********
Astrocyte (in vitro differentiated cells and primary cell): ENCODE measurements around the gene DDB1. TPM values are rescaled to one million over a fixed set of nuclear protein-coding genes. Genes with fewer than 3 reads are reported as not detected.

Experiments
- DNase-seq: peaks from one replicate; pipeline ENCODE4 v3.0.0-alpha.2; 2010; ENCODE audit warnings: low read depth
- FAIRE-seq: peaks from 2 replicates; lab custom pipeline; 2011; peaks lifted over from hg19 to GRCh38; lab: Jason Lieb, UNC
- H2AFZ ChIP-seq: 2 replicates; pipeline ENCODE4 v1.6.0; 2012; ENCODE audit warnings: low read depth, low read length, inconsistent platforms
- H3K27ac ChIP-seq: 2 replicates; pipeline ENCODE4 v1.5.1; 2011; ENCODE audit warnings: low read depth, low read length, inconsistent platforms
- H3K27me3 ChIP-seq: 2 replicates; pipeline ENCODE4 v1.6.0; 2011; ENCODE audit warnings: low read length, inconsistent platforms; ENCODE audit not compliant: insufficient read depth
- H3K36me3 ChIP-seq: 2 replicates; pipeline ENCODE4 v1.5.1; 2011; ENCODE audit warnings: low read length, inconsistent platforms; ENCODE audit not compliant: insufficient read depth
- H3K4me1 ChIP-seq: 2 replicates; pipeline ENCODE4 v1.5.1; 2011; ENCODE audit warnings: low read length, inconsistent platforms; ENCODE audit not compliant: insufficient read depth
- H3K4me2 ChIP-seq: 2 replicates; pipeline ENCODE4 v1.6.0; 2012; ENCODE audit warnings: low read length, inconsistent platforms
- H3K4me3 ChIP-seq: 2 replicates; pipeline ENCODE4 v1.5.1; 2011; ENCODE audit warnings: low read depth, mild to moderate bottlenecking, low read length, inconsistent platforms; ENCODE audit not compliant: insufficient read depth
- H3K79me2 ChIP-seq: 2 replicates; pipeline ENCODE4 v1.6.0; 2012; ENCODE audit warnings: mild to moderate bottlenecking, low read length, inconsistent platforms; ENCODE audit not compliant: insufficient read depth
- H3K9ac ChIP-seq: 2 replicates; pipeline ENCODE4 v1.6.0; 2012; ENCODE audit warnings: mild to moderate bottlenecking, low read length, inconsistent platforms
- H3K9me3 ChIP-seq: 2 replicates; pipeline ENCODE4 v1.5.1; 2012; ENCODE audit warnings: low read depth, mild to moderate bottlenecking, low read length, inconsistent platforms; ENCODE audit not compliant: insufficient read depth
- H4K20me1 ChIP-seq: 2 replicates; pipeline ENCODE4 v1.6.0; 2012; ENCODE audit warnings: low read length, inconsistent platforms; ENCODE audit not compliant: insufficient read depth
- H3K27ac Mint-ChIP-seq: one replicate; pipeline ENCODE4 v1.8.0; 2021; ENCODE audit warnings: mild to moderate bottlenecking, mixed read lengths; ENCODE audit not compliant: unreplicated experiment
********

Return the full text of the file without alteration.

Astrocyte (in vitro differentiated cells and primary cell): ENCODE measurements around the gene DDB1. TPM values are rescaled to one million over a fixed set of nuclear protein-coding genes. Genes with fewer than 3 reads are reported as not detected.

Experiments
- DNase-seq: peaks from one replicate; pipeline ENCODE4 v3.0.0-alpha.2; 2010; ENCODE audit warnings: low read depth
- FAIRE-seq: peaks from 2 replicates; lab custom pipeline; 2011; peaks lifted over from hg19 to GRCh38; lab: Jason Lieb, UNC
- H2AFZ ChIP-seq: 2 replicates; pipeline ENCODE4 v1.6.0; 2012; ENCODE audit warnings: low read depth, low read length, inconsistent platforms
- H3K27ac ChIP-seq: 2 replicates; pipeline ENCODE4 v1.5.1; 2011; ENCODE audit warnings: low read depth, low read length, inconsistent platforms
- H3K27me3 ChIP-seq: 2 replicates; pipeline ENCODE4 v1.6.0; 2011; ENCODE audit warnings: low read length, inconsistent platforms; ENCODE audit not compliant: insufficient read depth
- H3K36me3 ChIP-seq: 2 replicates; pipeline ENCODE4 v1.5.1; 2011; ENCODE audit warnings: low read length, inconsistent platforms; ENCODE audit not compliant: insufficient read depth
- H3K4me1 ChIP-seq: 2 replicates; pipeline ENCODE4 v1.5.1; 2011; ENCODE audit warnings: low read length, inconsistent platforms; ENCODE audit not compliant: insufficient read depth
- H3K4me2 ChIP-seq: 2 replicates; pipeline ENCODE4 v1.6.0; 2012; ENCODE audit warnings: low read length, inconsistent platforms
- H3K4me3 ChIP-seq: 2 replicates; pipeline ENCODE4 v1.5.1; 2011; ENCODE audit warnings: low read depth, mild to moderate bottlenecking, low read length, inconsistent platforms; ENCODE audit not compliant: insufficient read depth
- H3K79me2 ChIP-seq: 2 replicates; pipeline ENCODE4 v1.6.0; 2012; ENCODE audit warnings: mild to moderate bottlenecking, low read length, inconsistent platforms; ENCODE audit not compliant: insufficient read depth
- H3K9ac ChIP-seq: 2 replicates; pipeline ENCODE4 v1.6.0; 2012; ENCODE audit warnings: mild to moderate bottlenecking, low read length, inconsistent platforms
- H3K9me3 ChIP-seq: 2 replicates; pipeline ENCODE4 v1.5.1; 2012; ENCODE audit warnings: low read depth, mild to moderate bottlenecking, low read length, inconsistent platforms; ENCODE audit not compliant: insufficient read depth
- H4K20me1 ChIP-seq: 2 replicates; pipeline ENCODE4 v1.6.0; 2012; ENCODE audit warnings: low read length, inconsistent platforms; ENCODE audit not compliant: insufficient read depth
- H3K27ac Mint-ChIP-seq: one replicate; pipeline ENCODE4 v1.8.0; 2021; ENCODE audit warnings: mild to moderate bottlenecking, mixed read lengths; ENCODE audit not compliant: unreplicated experiment